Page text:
Bob is required to serve a pre-court proceedings’ notice [or complaint/other filing even] on Cob. Bob and Cob are both [U.S./California] citizens.
Bob sends all documents required to Cob in a regular email or letter neither of which constitute proof of service. However, Cob replies (1) addressing the letter by its title, (2) and expressly acknowledges receipt, in fact, acts upon the notice or even engages in continued exchange with Bob wherein Cob accepts liability for the subject matter Bob needed to serve the documents on Cob.
Is there any case law that would support that Cob was served upon the notice and his reply, acknowledgement, replies and/or acknowledgement of his liability which required the service constitute proof of service of process?
Is there any U.S. case for similar circumstances where a direct explicit reply to such letter or email containing all information to be served on another party would constitute proof of service of process if the reply comes from the party to be served?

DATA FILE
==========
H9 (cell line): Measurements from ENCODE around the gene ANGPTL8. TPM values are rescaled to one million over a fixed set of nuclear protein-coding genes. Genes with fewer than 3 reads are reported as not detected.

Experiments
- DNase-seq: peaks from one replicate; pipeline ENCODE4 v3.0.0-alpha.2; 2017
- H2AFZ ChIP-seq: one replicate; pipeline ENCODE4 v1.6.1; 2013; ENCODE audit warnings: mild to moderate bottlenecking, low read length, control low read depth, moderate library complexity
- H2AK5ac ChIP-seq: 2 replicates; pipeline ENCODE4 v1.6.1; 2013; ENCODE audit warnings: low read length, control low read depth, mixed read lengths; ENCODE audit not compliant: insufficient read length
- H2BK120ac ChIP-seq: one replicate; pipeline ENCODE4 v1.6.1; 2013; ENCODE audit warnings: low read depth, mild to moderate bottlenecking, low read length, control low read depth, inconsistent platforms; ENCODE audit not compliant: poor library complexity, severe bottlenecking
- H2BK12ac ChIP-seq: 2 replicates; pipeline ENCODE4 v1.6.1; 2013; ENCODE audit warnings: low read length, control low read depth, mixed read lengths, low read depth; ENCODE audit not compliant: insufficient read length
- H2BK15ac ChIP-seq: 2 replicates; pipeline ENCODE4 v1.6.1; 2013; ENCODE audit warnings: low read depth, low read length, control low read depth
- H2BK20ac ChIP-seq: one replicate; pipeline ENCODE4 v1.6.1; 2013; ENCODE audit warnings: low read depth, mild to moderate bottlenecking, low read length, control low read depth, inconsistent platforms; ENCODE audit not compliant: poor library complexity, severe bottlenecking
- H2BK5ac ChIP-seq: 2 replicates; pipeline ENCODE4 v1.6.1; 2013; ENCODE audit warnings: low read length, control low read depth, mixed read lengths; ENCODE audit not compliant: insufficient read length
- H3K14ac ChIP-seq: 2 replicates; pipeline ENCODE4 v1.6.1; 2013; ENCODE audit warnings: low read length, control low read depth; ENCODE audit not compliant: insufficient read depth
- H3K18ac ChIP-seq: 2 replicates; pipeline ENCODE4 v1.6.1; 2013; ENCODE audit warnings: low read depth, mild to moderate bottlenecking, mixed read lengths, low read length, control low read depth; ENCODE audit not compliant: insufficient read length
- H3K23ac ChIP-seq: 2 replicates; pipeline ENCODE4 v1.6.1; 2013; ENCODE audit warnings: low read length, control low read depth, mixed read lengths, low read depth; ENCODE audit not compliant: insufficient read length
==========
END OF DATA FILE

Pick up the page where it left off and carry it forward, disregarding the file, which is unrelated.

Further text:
My research so far...
The only law that explicitly considers replies as proof of services seems to be from South Australia:
"Email service in accordance with rule 42.2.
This means sending the documents as an attachment in PDF or Word format to an address used by the recipient and the recipient replying or actively acknowledging receipt of the email. However, a response generated automatically by the recipient’s email service is not considered a reply or acknowledgment of service [r 42.2 (3)]." Not unreasonable, is it?
Are there any exceptions per case law? Excused by the other parties conduct, etc.?